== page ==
Shares of Nevada electric generating company NV Energy (NYSE:NVE) closed at $23.81 on Wednesday. What makes that newsworthy is that any investor buying NV Energy shares at that price has what's essentially a guarantee from Warren Buffett of a capital loss on that investment.
The reason that loss is virtually guaranteed comes in the form of a buyout agreement. Buffett's Berkshire Hathaway (NYSE:BRK-A)(NYSE:BRK-B) is buying NV Energy for $23.75 per share in cash, with the deal expected to close in the first quarter of 2014. As the agreement has already been approved by NV Energy shareholders, chances are incredibly slim that a better offer will come along.
$23.75-$23.81 = ($0.06)
As a result, anyone paying $23.81 per share for NV Energy can reasonably expect to receive $23.75 per share when the deal closes. That's a capital loss of $0.06 per share, even before considering commissions. That capital loss will hold true as long as Buffett and his team at Berkshire Hathaway manage to successfully close the deal, which is still subject to regulatory approvals.
If for some reason the deal falls apart, an investor buying NV Energy's shares today will be at risk for a capital loss of significantly more than $0.06 per share. The reason for that risk is the fact that Berkshire Hathaway's acquisition price values NV Energy at around $5.6 billion. That's around 12% above the $5.0 billion valuation estimate NV Energy looked to be worth last December when it was selected for the real-money Inflation-Protected Income Growth portfolio.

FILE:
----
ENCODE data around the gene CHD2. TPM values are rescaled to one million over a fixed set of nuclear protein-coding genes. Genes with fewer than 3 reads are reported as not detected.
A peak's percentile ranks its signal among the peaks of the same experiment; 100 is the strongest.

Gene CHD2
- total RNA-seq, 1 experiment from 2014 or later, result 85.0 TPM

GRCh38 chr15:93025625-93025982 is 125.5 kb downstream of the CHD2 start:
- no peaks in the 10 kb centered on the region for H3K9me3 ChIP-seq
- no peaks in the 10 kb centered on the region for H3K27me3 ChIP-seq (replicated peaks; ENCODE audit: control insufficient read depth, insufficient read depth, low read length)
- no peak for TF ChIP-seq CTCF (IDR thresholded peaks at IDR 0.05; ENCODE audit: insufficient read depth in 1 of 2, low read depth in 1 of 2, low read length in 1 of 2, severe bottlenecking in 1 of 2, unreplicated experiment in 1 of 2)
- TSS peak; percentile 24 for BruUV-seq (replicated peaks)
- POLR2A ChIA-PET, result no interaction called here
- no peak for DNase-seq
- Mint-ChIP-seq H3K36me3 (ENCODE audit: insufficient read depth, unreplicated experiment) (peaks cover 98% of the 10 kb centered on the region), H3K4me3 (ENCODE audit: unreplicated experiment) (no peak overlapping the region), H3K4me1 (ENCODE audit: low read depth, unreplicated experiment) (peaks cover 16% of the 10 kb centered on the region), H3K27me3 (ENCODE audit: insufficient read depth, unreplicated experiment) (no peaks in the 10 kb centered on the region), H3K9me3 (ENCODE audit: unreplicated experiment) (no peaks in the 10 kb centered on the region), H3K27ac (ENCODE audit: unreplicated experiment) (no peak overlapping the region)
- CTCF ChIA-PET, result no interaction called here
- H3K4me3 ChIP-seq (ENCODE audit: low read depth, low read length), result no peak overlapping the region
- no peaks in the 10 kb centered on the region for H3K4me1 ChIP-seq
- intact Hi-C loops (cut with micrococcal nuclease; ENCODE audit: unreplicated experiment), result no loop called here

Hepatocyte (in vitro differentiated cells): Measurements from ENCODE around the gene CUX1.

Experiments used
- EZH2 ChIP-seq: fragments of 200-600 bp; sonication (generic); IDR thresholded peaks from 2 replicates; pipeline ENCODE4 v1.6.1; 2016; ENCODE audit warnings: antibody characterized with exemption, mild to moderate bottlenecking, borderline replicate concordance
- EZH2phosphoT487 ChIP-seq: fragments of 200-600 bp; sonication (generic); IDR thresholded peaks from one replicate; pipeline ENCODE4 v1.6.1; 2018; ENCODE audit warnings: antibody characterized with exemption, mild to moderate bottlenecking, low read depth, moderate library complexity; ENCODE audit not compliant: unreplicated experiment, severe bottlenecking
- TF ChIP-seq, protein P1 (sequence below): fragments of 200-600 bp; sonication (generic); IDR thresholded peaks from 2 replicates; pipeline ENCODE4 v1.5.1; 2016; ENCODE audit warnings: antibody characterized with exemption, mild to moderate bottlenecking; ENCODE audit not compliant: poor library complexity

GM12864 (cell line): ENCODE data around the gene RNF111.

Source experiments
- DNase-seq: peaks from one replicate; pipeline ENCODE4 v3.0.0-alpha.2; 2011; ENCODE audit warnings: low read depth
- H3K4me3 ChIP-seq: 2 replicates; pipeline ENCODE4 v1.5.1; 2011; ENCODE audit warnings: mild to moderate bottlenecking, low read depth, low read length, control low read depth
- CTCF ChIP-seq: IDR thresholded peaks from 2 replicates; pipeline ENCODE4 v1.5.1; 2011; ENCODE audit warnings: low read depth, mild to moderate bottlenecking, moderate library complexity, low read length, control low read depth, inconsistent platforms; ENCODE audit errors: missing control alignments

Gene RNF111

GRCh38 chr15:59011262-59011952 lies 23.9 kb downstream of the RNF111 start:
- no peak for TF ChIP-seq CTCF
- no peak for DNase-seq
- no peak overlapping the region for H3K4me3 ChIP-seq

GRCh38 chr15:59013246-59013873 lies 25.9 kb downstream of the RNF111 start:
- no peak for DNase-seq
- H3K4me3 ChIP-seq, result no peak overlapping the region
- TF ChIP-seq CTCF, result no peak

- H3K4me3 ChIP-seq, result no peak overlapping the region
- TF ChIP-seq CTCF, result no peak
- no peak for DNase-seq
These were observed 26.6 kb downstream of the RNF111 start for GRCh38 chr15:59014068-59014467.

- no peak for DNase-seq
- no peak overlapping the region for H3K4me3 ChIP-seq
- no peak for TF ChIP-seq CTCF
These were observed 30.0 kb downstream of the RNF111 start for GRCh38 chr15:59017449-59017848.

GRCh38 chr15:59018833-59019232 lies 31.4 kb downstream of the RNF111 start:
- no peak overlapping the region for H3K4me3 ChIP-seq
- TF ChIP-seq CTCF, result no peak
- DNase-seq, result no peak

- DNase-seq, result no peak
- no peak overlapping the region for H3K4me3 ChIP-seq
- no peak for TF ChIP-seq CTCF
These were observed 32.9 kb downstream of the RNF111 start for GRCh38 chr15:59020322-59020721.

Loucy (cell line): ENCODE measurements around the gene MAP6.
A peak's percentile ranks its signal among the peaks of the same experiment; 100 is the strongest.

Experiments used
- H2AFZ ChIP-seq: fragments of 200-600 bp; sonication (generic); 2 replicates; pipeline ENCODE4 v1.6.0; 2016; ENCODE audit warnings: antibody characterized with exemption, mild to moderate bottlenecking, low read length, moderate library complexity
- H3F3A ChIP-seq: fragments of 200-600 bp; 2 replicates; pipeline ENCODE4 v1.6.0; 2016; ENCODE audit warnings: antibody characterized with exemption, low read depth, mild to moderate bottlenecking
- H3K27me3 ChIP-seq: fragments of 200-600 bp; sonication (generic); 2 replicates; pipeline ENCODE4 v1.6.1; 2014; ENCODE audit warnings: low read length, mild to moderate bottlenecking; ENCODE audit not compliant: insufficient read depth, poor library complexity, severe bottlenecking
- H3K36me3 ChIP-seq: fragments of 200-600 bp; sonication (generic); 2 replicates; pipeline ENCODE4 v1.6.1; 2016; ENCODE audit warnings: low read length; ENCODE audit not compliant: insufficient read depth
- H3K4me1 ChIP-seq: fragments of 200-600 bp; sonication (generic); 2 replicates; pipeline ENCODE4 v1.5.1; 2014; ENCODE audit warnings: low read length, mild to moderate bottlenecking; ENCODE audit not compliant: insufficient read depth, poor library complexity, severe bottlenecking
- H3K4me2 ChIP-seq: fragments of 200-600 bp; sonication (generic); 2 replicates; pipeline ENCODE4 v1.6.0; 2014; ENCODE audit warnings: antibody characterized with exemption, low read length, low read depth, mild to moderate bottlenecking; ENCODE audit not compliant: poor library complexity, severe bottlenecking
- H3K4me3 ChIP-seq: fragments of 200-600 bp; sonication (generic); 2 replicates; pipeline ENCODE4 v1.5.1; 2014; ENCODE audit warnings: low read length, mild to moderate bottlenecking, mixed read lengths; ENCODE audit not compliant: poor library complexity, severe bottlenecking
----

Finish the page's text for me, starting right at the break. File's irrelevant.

Did Buffett overpay?
That valuation discrepancy may seem out of sorts for a noted value-oriented investor like Buffett and the Berkshire Hathaway conglomerate he controls. In reality, though, it's probably a reasonable price to pay for NV Energy, given that it will be integrated with Berkshire's MidAmerican Energy unit.
A lot of work goes into managing, maintaining, and operating an electric company. By integrating NV Energy with the much larger MidAmerican, MidAmerican can achieve operational efficiencies and other cost reductions that NV Energy couldn't get on its own. That makes NV Energy worth more to MidAmerican than it was as a stand-alone company, making the acquisition price reasonable.
What are new stock buyers thinking?
Still, while $23.75 may be a fair price for Berkshire to pay for NV Energy, that doesn't mean it makes sense for retail investors to pay $23.81 for those shares today. Indeed, there is only one possible reason it may make a little bit of sense for someone to pay $23.81 for NV Energy stock: its dividend. NV Energy has maintained its $0.19-per-share dividend, payable on December 18.
Investors paying $23.81 per share now will get that $0.19 dividend before being forced to turn around and sell the shares at $23.75. In addition, depending on when the acquisition closes (and if NV Energy continues to maintain its dividend), investors may get a dividend in the first quarter of 2014 as well. Put it all together, and with enough shares bought for a low enough commission, there's a chance of winding up with a net positive total return on an investment in spite of the capital loss.
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Chuck Saletta owns shares of NV Energy. The Motley Fool recommends and owns shares of Berkshire Hathaway. Try any of our Foolish newsletter services free for 30 days. We Fools may not all hold the same opinions, but we all believe that considering a diverse range of insights makes us better investors. The Motley Fool has a disclosure policy.